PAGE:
Sugar is an addictive substance and some people are more prone to getting hooked than others through no fault of their own.
When I refer to sugar I am also referring to white refined carbs, for a recap on these go back to this blog.
Natural food, i.e. food in its natural state, before it’s been pretty much destroyed by processing, is absorbed slowly by our bodies and the energy release is slow.
Sugar is TOTALLY different. It’s absorbed rapidly giving a big sugar rush, leading to a big splurge of insulin to cope with it. The insulin quickly brings the sugar down (making us fat in the process).
How does this lead to addiction?
Eating sugar gives us a quick hit of energy and makes us feel good. It also stimulates endorphins to be released. This makes us feel good too.
After this you have a sugar and an endorphin crash. You are left feeling hungry and have an empty feeling. This sets up a craving for more sugar, so you are drawn to foods that will sort this horrible feeling out and give you another hit.
Nearly every processed food has sugar in it – baked beans, ready meals, many breakfast cereals, ‘health’ bars. Sugar is everywhere and you don’t have to have a sweet tooth to be eating loads of the stuff.
So sugar is something you can feel good with while eating, and for a short time after. It won’t be long before you feel bad and crave more. Proper food with its slow steady release doesn’t quite hit the mark when you’ve got yourself into a state of a sugar crash.
Why Is Sugar Everywhere?
Because the food industry loves it and here’s why:
- it sweetens food really cheaply
- it extends the shelf life of processed food
- it’s addictive and many people get hooked and keep coming back for more and more and more
The food industry DOES NOT CARE about your health. If we all ate what we needed for good health the food industry as we know it would collapse.
As well as sugar crashes causing you to eat too much there is something else too..
Malnutrition. Processed foods and refined carbs are largely empty foods. They provide very little essential nutrients like vitamins and minerals. If your body doesn’t get these it will crave them and that is felt as hunger. People can be really fat but still be malnourished.
How to stop sugar cravings
We are designed to get our energy from carbohydrates in their natural form. We never need refined sugar ever. Natural carbs are founds in fruits, vegetables and whole grains. 2 things to help get off the sugar:
- Gradually cut down to a minimum sugar, refined carbs and processed foods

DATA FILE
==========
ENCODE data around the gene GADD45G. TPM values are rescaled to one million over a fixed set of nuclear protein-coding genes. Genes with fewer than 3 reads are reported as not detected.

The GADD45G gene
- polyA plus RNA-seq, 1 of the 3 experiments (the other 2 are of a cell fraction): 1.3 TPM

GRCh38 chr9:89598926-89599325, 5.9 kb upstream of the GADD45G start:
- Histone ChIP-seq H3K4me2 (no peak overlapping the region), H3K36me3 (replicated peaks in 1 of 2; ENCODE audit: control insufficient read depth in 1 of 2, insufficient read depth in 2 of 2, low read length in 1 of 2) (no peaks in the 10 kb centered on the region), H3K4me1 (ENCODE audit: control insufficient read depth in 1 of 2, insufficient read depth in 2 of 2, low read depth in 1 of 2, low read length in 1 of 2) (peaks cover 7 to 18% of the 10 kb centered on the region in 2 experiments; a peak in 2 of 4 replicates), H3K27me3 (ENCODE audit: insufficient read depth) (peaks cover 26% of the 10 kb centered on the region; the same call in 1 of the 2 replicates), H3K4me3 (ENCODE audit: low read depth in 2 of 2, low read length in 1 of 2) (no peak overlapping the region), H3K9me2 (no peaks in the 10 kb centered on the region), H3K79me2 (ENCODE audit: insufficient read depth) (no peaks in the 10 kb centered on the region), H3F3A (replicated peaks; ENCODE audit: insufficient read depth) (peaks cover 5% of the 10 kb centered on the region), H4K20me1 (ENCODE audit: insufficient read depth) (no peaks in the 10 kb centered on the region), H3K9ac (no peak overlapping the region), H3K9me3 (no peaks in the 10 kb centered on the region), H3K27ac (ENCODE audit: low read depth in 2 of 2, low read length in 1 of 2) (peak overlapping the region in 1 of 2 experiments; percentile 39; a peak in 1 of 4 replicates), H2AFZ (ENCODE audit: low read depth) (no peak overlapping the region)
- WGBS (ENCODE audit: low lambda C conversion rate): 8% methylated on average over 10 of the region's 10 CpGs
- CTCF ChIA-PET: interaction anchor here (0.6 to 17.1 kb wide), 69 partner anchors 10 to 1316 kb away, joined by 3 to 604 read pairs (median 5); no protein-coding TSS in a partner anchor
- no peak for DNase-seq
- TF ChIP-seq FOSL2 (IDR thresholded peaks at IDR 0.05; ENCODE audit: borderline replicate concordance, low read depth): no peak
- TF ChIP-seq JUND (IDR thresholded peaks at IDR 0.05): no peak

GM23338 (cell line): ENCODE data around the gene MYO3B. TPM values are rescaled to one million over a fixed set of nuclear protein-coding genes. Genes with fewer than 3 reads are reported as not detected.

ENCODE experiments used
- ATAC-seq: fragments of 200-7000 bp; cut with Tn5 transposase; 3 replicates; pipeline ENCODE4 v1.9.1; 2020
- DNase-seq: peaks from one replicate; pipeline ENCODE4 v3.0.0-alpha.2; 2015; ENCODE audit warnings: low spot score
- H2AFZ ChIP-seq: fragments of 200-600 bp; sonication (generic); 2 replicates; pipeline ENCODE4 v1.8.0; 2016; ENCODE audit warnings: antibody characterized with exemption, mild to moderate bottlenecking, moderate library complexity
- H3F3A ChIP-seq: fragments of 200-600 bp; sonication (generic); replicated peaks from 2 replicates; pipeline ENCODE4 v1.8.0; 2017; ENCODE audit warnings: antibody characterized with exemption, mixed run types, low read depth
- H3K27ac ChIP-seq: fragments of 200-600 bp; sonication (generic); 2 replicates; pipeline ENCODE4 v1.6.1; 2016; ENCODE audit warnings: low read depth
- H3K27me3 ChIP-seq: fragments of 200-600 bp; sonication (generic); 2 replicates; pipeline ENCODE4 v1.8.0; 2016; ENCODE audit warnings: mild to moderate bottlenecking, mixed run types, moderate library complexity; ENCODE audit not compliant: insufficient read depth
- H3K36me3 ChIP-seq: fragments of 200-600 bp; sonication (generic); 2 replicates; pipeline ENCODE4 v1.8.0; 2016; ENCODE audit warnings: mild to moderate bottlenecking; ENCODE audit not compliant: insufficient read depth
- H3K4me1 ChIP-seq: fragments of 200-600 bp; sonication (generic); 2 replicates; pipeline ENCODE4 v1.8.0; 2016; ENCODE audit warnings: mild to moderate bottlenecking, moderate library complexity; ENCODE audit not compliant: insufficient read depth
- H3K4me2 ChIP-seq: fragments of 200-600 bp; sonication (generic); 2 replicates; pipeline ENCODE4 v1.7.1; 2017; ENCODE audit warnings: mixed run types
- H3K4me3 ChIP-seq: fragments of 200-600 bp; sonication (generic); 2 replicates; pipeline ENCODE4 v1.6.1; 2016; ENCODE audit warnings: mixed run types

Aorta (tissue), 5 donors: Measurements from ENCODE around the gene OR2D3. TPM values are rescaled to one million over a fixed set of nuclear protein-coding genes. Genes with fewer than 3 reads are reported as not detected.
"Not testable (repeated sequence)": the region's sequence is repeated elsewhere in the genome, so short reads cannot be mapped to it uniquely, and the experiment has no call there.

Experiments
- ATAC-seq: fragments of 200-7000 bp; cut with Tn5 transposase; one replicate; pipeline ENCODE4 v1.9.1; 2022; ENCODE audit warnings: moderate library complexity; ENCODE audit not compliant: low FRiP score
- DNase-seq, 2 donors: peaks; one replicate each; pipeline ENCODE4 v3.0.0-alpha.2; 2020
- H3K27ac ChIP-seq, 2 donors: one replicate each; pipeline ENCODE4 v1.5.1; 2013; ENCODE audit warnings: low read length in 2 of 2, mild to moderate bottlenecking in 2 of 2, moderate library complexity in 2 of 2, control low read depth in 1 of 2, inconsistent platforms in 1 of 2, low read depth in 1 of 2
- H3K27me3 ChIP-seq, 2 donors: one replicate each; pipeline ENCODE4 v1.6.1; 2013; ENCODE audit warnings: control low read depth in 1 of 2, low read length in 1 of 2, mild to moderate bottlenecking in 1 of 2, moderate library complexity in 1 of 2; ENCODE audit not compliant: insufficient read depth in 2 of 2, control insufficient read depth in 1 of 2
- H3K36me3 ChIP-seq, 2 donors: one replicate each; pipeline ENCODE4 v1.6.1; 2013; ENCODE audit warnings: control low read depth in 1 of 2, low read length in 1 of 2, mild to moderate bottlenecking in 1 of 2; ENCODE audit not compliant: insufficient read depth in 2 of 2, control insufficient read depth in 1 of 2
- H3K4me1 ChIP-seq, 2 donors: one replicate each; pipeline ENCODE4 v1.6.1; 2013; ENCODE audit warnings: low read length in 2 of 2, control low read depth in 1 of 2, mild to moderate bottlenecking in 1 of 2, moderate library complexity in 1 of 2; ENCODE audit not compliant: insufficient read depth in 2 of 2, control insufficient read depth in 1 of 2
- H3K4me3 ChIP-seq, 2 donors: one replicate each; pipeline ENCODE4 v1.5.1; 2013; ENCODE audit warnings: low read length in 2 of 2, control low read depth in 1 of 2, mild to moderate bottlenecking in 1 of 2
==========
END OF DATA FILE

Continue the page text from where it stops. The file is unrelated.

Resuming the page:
- Gradually increase complex carbs, ie fruit, vegetables, whole grains like whole rice, whole grain pasta, wholegrain breads
Many people don’t find it easy to change their diet overnight and there is no need to do that. Become aware of what you are eating and then make gradual changes by making better choices.
Uber Health to you, Dr Julie (any ads that appear are nothing to do with me, I am NOT endorsing)
PS I am looking for a hand full of volunteers to who want to lose weight and would like my help over the course of a few months, starting June/July 2013. Please email me if you are interested
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7 thoughts on “Addicted to Sugar?”
This is so timely for me JUlie! Much of what I eat is healthy but I so often find myself ‘craving’ chocolate to the point where I ‘have’ to have it… I do think I definitely have an addiction to sugar! All the biscuits people bring in to work don’t help either, but I have started to take in loads of fruit I can nibble on during the day- little changes like you say!
Keep the excellent information coming!
Thanks Steph 🙂
I think there are lots of people addicted to sugar and refined carbs, most of whom don’t realise.
Keep up the health things!
I have frequently pondered this. I do feel pretty out-of-control addicted to sugar, but I don’t know how to kick it. I have tried, but I always come back. I think I need an SA “Sugaholics Anonymous” support group.
If you haven’t already check this book out – Potatoes Not Prozac, Kathleen Desmaisons. It’s all about kicking the habit.
I’ve heard of the book but never checked it out. Thanks for the tip!
It’s a great little book.
It really opened my eyes and gave me a better understanding of the problem. I think I am a bit more sympathetic and useful in my work now 🙂
You’re very welcome 🙂